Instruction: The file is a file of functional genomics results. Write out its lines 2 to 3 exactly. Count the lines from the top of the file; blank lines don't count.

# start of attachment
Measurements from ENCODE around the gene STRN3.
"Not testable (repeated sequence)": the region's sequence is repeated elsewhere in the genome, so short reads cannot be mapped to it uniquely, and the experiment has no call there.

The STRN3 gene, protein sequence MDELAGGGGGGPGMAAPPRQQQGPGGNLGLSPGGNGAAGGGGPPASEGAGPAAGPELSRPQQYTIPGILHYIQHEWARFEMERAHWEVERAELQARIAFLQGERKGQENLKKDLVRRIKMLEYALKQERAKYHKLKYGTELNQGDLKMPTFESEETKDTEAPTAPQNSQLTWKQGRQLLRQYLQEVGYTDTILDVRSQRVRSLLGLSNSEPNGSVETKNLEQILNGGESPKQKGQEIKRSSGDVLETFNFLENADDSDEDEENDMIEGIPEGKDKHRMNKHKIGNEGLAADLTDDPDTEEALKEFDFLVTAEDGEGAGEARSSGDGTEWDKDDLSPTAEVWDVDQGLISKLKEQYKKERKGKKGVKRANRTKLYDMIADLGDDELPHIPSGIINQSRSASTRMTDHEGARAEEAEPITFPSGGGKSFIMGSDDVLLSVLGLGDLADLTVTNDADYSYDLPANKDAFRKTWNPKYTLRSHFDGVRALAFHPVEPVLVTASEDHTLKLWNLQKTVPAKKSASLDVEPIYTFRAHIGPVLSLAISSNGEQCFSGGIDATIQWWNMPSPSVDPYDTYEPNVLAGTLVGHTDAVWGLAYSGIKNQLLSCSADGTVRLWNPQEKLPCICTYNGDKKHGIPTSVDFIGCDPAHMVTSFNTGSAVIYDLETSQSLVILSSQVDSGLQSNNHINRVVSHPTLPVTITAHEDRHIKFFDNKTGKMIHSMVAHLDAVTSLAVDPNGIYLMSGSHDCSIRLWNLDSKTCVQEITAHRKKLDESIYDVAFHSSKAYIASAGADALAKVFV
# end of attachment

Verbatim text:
"Not testable (repeated sequence)": the region's sequence is repeated elsewhere in the genome, so short reads cannot be mapped to it uniquely, and the experiment has no call there.

The STRN3 gene, protein sequence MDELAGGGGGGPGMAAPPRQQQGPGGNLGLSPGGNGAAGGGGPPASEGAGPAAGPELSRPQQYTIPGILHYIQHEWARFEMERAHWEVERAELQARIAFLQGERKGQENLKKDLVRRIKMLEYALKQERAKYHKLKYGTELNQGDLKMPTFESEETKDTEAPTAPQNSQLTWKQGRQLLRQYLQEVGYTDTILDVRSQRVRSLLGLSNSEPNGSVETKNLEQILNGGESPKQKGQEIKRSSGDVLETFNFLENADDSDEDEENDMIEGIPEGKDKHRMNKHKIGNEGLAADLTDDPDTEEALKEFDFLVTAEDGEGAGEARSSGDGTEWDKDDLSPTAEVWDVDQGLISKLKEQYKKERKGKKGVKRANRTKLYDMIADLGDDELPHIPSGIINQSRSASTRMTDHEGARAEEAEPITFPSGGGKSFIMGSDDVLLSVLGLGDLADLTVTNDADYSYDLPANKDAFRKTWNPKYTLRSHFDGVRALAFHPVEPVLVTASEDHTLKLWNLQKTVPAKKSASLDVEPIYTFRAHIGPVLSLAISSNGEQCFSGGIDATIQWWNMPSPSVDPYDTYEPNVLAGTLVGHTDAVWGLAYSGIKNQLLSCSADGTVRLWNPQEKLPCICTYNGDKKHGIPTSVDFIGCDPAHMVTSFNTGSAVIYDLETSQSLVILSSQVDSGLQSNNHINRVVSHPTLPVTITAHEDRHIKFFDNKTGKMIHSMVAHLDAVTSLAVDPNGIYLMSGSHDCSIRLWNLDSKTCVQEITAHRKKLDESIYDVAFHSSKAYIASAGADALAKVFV